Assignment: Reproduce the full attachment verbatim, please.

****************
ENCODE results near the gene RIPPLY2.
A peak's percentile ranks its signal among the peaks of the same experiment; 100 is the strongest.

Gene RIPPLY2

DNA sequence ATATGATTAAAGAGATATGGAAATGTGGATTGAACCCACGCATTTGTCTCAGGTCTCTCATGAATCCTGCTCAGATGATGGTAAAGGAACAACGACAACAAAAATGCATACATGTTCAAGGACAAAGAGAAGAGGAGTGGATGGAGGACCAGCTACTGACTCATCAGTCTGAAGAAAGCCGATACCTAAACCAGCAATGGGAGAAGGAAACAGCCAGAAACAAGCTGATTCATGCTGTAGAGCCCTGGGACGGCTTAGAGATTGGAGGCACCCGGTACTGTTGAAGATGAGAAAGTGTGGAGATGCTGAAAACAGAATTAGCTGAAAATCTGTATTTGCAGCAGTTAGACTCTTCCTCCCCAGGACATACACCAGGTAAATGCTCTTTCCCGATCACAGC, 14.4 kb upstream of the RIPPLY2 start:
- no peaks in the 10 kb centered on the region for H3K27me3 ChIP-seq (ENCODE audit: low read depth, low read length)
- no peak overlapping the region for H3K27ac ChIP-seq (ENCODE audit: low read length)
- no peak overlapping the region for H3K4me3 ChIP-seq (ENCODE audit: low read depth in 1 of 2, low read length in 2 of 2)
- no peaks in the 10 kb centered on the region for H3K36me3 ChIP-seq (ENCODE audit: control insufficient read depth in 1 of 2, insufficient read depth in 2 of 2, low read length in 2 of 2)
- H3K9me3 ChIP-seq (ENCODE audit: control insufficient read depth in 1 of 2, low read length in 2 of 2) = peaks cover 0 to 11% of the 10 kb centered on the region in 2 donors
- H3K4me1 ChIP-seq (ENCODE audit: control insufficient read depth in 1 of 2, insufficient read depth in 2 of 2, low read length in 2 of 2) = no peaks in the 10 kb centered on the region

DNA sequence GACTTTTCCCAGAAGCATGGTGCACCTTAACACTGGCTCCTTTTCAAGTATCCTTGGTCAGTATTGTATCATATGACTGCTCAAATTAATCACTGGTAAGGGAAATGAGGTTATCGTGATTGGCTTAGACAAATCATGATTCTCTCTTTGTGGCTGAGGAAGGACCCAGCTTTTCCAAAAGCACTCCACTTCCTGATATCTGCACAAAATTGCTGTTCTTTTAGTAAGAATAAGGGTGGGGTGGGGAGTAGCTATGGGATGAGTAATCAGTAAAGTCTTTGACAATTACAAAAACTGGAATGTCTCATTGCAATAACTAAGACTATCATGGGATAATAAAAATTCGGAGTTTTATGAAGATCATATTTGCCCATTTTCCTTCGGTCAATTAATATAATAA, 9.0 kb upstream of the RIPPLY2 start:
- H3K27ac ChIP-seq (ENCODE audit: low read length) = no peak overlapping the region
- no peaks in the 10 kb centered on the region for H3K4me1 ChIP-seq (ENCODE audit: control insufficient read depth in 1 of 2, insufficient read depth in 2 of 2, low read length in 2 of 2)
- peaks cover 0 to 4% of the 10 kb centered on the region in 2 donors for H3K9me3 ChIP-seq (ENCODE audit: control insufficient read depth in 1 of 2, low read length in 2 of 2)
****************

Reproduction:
ENCODE results near the gene RIPPLY2.
A peak's percentile ranks its signal among the peaks of the same experiment; 100 is the strongest.

Gene RIPPLY2

DNA sequence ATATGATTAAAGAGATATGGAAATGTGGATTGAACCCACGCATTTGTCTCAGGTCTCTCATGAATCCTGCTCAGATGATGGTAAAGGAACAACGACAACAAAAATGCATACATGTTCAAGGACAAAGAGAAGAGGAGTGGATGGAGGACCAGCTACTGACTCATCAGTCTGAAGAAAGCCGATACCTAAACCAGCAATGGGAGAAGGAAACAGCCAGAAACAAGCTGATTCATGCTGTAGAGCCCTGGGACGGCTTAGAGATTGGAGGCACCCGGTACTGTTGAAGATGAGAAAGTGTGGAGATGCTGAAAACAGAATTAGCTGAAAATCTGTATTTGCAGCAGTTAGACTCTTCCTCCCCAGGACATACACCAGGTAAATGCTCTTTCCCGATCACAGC, 14.4 kb upstream of the RIPPLY2 start:
- no peaks in the 10 kb centered on the region for H3K27me3 ChIP-seq (ENCODE audit: low read depth, low read length)
- no peak overlapping the region for H3K27ac ChIP-seq (ENCODE audit: low read length)
- no peak overlapping the region for H3K4me3 ChIP-seq (ENCODE audit: low read depth in 1 of 2, low read length in 2 of 2)
- no peaks in the 10 kb centered on the region for H3K36me3 ChIP-seq (ENCODE audit: control insufficient read depth in 1 of 2, insufficient read depth in 2 of 2, low read length in 2 of 2)
- H3K9me3 ChIP-seq (ENCODE audit: control insufficient read depth in 1 of 2, low read length in 2 of 2) = peaks cover 0 to 11% of the 10 kb centered on the region in 2 donors
- H3K4me1 ChIP-seq (ENCODE audit: control insufficient read depth in 1 of 2, insufficient read depth in 2 of 2, low read length in 2 of 2) = no peaks in the 10 kb centered on the region

DNA sequence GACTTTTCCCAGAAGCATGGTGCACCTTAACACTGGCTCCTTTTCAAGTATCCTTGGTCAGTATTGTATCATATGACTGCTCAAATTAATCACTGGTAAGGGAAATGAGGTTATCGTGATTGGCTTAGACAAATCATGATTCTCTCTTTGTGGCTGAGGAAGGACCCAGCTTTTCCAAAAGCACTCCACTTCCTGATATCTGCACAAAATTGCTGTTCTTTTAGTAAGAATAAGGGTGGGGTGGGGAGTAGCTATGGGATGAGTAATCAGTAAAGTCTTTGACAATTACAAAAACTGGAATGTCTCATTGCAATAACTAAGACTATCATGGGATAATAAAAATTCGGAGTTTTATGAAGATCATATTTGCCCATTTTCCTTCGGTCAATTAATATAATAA, 9.0 kb upstream of the RIPPLY2 start:
- H3K27ac ChIP-seq (ENCODE audit: low read length) = no peak overlapping the region
- no peaks in the 10 kb centered on the region for H3K4me1 ChIP-seq (ENCODE audit: control insufficient read depth in 1 of 2, insufficient read depth in 2 of 2, low read length in 2 of 2)
- peaks cover 0 to 4% of the 10 kb centered on the region in 2 donors for H3K9me3 ChIP-seq (ENCODE audit: control insufficient read depth in 1 of 2, low read length in 2 of 2)